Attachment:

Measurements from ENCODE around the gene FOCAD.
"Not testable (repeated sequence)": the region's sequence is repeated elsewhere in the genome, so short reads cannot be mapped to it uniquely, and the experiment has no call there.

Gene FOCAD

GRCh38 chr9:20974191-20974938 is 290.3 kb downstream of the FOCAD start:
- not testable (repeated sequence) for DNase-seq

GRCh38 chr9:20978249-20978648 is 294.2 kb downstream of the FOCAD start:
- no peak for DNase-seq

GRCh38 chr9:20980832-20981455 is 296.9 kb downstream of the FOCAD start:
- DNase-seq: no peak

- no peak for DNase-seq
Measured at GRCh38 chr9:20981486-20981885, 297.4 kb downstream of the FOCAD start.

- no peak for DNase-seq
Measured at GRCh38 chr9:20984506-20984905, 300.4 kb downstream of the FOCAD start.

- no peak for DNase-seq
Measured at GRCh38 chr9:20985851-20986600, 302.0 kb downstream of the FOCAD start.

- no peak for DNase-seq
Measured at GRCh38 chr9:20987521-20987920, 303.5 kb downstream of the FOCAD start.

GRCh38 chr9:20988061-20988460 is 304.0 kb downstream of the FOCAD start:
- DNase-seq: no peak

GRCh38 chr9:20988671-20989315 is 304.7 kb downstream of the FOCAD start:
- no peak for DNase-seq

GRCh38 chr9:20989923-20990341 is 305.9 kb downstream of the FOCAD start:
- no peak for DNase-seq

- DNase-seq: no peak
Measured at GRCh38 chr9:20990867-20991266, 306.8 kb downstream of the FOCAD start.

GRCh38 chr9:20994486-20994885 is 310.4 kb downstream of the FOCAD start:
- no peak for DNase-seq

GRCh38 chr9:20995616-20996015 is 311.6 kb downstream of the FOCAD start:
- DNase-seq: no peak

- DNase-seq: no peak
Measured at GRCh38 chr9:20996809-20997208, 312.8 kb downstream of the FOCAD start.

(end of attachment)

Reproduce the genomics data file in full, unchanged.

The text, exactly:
Measurements from ENCODE around the gene FOCAD.
"Not testable (repeated sequence)": the region's sequence is repeated elsewhere in the genome, so short reads cannot be mapped to it uniquely, and the experiment has no call there.

Gene FOCAD

GRCh38 chr9:20974191-20974938 is 290.3 kb downstream of the FOCAD start:
- not testable (repeated sequence) for DNase-seq

GRCh38 chr9:20978249-20978648 is 294.2 kb downstream of the FOCAD start:
- no peak for DNase-seq

GRCh38 chr9:20980832-20981455 is 296.9 kb downstream of the FOCAD start:
- DNase-seq: no peak

- no peak for DNase-seq
Measured at GRCh38 chr9:20981486-20981885, 297.4 kb downstream of the FOCAD start.

- no peak for DNase-seq
Measured at GRCh38 chr9:20984506-20984905, 300.4 kb downstream of the FOCAD start.

- no peak for DNase-seq
Measured at GRCh38 chr9:20985851-20986600, 302.0 kb downstream of the FOCAD start.

- no peak for DNase-seq
Measured at GRCh38 chr9:20987521-20987920, 303.5 kb downstream of the FOCAD start.

GRCh38 chr9:20988061-20988460 is 304.0 kb downstream of the FOCAD start:
- DNase-seq: no peak

GRCh38 chr9:20988671-20989315 is 304.7 kb downstream of the FOCAD start:
- no peak for DNase-seq

GRCh38 chr9:20989923-20990341 is 305.9 kb downstream of the FOCAD start:
- no peak for DNase-seq

- DNase-seq: no peak
Measured at GRCh38 chr9:20990867-20991266, 306.8 kb downstream of the FOCAD start.

GRCh38 chr9:20994486-20994885 is 310.4 kb downstream of the FOCAD start:
- no peak for DNase-seq

GRCh38 chr9:20995616-20996015 is 311.6 kb downstream of the FOCAD start:
- DNase-seq: no peak

- DNase-seq: no peak
Measured at GRCh38 chr9:20996809-20997208, 312.8 kb downstream of the FOCAD start.